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Secure multi-account model deployment with Amazon SageMaker: Part 1

Amazon SageMaker Studio is a web-based, integrated development environment (IDE) for machine learning (ML) that lets you build, train, debug, deploy, and monitor your ML models. Although Studio provides all the tools you need to take your models from experimentation to production, you need a robust and secure model deployment process. This process must fulfill…

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Amazon SageMaker Studio is a web-based, integrated development environment (IDE) for machine learning (ML) that lets you build, train, debug, deploy, and monitor your ML models.

Although Studio provides all the tools you need to take your models from experimentation to production, you need a robust and secure model deployment process. This process must fulfill your organization’s operational and security requirements.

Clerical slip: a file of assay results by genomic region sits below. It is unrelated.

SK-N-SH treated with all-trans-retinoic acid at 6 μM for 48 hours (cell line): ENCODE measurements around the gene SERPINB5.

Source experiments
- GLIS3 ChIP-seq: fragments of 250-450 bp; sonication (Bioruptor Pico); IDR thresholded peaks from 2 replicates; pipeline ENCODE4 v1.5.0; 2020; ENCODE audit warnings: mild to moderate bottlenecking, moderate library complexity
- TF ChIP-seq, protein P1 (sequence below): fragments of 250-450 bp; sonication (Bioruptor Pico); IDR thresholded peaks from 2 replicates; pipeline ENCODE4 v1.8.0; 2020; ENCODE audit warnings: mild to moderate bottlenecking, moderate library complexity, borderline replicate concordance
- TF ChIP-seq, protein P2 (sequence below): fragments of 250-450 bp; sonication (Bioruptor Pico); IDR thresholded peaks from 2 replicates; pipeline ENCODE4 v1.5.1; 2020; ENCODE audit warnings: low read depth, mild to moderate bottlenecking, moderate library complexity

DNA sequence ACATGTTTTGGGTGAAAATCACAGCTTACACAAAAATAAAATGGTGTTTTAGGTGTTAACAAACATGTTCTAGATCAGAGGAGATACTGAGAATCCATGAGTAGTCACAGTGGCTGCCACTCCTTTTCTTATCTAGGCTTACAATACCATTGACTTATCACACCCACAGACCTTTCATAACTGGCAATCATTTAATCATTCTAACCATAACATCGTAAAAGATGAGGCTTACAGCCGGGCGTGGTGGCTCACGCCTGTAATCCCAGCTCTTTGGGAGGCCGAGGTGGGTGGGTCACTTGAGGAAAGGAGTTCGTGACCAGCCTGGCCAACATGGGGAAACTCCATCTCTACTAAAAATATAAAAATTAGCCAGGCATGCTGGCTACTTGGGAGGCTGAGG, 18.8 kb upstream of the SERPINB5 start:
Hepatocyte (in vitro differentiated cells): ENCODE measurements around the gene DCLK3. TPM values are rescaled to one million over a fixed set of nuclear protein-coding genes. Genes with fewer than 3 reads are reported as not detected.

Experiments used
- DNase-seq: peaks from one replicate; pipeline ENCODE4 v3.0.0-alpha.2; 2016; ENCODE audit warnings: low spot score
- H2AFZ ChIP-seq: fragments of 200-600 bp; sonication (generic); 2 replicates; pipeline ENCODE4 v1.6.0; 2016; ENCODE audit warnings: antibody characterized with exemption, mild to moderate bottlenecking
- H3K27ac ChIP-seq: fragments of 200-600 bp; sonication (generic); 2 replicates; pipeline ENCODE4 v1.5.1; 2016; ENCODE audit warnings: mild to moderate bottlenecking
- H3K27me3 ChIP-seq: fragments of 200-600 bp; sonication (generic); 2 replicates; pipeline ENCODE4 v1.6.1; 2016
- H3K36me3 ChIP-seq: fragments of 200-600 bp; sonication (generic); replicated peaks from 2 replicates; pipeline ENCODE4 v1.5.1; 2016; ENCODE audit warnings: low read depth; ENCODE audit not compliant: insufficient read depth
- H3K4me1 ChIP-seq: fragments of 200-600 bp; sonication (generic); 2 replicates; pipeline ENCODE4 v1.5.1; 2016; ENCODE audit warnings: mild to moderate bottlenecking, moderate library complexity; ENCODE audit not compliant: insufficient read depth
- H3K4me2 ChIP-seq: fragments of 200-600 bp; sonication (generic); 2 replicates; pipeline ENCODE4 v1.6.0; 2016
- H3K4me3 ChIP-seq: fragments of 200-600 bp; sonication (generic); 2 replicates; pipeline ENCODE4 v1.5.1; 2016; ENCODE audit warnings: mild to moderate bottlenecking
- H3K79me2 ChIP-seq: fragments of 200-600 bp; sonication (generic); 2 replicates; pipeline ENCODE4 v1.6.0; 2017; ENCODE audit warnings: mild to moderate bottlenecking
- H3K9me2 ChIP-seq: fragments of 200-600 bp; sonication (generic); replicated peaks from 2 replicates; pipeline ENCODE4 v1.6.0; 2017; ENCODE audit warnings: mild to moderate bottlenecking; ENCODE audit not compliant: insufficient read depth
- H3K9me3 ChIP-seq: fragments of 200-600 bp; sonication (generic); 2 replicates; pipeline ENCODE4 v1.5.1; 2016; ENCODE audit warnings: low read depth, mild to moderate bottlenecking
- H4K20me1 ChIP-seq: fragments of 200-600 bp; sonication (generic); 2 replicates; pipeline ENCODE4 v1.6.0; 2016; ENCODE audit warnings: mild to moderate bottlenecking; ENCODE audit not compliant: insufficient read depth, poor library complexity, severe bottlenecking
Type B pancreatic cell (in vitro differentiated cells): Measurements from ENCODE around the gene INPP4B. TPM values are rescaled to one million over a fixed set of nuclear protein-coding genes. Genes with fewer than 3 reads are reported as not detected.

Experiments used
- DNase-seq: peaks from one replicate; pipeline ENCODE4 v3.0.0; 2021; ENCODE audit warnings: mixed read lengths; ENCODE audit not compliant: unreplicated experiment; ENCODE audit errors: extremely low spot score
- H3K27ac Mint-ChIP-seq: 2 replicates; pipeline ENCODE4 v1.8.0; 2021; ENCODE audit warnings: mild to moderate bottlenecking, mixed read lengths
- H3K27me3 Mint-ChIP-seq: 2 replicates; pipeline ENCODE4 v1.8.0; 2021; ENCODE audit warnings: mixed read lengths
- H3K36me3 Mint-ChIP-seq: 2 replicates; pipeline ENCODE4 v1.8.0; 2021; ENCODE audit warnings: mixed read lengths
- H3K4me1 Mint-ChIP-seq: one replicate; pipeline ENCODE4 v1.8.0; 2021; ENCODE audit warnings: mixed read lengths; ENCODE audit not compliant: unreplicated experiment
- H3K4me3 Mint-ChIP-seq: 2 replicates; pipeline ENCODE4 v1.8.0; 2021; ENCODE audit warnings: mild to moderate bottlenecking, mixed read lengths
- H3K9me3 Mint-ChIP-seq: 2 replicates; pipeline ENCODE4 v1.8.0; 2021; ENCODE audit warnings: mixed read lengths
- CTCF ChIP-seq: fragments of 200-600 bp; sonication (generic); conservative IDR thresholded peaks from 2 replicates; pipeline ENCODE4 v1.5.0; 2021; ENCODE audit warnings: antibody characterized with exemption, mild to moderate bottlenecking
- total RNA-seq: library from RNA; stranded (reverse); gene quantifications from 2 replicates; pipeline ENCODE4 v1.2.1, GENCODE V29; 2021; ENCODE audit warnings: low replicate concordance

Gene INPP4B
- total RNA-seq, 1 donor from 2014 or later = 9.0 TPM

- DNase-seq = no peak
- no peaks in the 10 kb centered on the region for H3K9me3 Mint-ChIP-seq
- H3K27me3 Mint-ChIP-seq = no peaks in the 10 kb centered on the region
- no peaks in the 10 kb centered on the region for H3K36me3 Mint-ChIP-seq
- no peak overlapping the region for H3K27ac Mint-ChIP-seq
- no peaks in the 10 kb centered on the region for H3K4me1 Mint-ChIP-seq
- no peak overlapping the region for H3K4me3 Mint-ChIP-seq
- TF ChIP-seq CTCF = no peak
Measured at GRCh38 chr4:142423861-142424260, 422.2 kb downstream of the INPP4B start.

Amazon SageMaker and Studio provide a wide range of specialized functionality for building highly secure, scalable, and flexible MLOps platforms to cover your model deployment use cases and requirements. Three SageMaker services, SageMaker Pipelines, SageMaker Projects, and SageMaker Model Registry, build a foundation to implement enterprise-grade secure multi-account model deployment workflow.

In combination with other AWS services, such as Amazon Virtual Private Cloud (Amazon VPC), AWS CloudFormation, and AWS Identity and Access Management (IAM), SageMaker MLOps can deliver solutions for the most demanding security and governance requirements.

Using a multi-account data science environment to meet security, reliability, and operational needs is a good DevOps practice. A multi-account strategy is paramount to achieve strong workload and data isolation, support multiple unrelated teams and projects, ensure fine-grained security and compliance control, facilitate billing, and create cost transparency.